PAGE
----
Seven years ago, Joanne Poon’s 3-year-old daughter Maeve was diagnosed with stage 2 Burkitt’s lymphoma, an aggressive form of cancer. Within hours of the diagnosis, little Maeve had to be prepped for major surgery, but she had no idea what was going on.
“I had never spoken about what a surgery was to my little girl before, so she didn’t know what was going on. She kept asking me what was happening and where she was going,” Poon, 42, recalls. “I didn’t know what to say to her, so I just told her she was going to rest a while.”
Topics like disease and divorce to death are subjects we hope we never need to burden our little ones with, but such events do occur in every family. Devastating news is hard for adults to stomach, so for kids, it could feel like it’s the end of their world, especially if your tyke is sensitive by nature.
Parents find it daunting to break tough news because our first instinct is to protect our kiddos from pain. Many also feel ill-equipped to do this. If you’re figuring out how to break news on loss or separation to your little ones, here are seven gentle and effective ways to do so.
Only tell your child what they need to know
Share only the parts you think your child needs to know and can understand, instead of bending the truth to lighten the blow. If you and your spouse are separating, it’s important junior knows that mum and dad will always love her, even though she’ll have two homes.
“The reason for why you are separating doesn’t matter to your child, but If your child asks why, then you can state that you have decided that you will be better parents separate than together,” notes Dr Hana Ra Adams, a counsellor at the German European School Singapore. “Talking to your child about your marriage doesn’t help your child feel secure that both mum and dad will always be around.”
Share only the parts you think your child needs to know and can understand, instead of bending the truth to lighten the blow.
Consider your child’s perspective
Children will naturally will worry when they hear bad news, so it’s important you let your child know that their worries are valid.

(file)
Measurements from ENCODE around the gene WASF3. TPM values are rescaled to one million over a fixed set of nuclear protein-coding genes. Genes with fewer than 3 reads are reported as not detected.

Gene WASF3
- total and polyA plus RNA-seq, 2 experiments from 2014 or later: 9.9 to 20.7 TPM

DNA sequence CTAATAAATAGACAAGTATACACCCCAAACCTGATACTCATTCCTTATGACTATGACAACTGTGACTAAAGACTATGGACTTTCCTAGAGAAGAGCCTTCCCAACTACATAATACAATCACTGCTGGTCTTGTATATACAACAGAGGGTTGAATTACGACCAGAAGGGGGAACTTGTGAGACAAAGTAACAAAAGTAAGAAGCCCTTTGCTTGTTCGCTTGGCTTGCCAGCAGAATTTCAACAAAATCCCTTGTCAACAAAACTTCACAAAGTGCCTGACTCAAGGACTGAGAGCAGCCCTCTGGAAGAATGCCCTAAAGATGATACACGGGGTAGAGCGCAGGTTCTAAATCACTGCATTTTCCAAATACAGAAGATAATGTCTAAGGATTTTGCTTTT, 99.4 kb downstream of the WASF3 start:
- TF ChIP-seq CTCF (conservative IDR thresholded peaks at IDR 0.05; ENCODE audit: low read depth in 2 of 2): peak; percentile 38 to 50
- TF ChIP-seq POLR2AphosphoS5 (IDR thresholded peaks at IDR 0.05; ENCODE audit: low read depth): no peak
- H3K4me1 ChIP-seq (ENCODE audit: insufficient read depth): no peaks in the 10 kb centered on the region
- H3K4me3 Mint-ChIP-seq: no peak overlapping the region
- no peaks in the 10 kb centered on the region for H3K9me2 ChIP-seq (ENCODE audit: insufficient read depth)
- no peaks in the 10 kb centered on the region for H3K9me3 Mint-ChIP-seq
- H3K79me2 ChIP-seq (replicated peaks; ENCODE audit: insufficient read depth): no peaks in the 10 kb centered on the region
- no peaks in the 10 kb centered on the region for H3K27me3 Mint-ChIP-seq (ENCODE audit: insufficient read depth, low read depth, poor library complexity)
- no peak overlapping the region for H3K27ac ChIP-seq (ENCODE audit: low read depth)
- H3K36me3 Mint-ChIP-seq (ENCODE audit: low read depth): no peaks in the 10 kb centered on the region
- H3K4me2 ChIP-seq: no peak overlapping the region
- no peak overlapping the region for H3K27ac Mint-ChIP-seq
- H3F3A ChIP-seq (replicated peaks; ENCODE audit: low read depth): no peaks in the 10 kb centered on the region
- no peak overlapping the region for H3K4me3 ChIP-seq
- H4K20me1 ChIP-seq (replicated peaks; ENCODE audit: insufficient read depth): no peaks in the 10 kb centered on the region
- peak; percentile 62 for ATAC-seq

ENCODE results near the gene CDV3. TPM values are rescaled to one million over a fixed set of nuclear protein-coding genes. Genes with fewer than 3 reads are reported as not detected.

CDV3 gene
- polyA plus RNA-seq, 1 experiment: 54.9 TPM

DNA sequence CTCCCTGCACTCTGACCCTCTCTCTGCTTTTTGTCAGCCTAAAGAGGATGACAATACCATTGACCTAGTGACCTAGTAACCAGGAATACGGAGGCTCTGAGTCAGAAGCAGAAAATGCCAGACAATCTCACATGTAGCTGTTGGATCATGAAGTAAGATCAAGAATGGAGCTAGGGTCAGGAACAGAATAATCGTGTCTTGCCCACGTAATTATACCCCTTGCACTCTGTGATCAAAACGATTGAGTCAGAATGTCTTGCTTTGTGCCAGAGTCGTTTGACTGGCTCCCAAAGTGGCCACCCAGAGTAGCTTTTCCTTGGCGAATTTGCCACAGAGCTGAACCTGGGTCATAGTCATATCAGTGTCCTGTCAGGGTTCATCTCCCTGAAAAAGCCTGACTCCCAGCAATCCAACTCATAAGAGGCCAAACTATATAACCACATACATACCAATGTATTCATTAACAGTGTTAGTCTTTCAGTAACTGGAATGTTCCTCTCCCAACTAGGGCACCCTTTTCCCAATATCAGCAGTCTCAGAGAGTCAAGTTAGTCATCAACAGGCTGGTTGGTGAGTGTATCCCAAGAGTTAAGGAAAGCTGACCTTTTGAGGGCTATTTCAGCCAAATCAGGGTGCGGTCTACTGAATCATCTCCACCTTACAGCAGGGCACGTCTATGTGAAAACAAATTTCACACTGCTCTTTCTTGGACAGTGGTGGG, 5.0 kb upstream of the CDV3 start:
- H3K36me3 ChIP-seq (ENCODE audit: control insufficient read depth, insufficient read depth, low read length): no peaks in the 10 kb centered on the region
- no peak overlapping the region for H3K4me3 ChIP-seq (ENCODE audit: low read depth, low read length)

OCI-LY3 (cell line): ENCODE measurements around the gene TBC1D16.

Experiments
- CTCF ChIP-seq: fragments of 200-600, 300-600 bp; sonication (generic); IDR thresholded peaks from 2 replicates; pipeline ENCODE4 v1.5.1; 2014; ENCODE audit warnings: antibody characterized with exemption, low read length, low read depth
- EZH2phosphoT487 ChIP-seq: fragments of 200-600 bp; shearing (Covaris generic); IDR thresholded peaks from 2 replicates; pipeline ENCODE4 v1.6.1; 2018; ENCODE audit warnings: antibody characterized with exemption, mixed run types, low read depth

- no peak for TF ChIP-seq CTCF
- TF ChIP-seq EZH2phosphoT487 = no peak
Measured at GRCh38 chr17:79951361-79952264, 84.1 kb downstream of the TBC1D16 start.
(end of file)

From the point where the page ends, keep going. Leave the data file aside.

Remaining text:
If there was an illness that led to a death, assure your child that you are not ill. “Most children will worry that their parent will die of similar reasons, so, it’s important you let them know that you are healthy,” notes Dr Adams.
If the family is moving away, try to normalise any feelings of sadness or fear your child airs to you. Say something like, “It’s okay if you are sad that we are moving away, but you will have mummy and daddy with you and we love you very much”.
You can also change his perspective on things and talk about the potential adventures that are coming up, or the new things you’ll learn together as a family. Closure is also very important when making a healthy transition, so help your mini-me say goodbye to family member and friends in a meaningful way.
Wait until you have the full story
The more information you have as the parent, the better equipped you’ll be to answer questions and help your child feel more secure, Dr Adams points out.
If there’s a death and plans are still being put into place for a funeral or other arrangements, wait until the details have been firmed up before sharing it with your sweetie.
Young children need and want security, so, the more questions you’re able to answer, the more secure your child will feel. Also, if you keep changing the information, it will confuse and unsettle junior.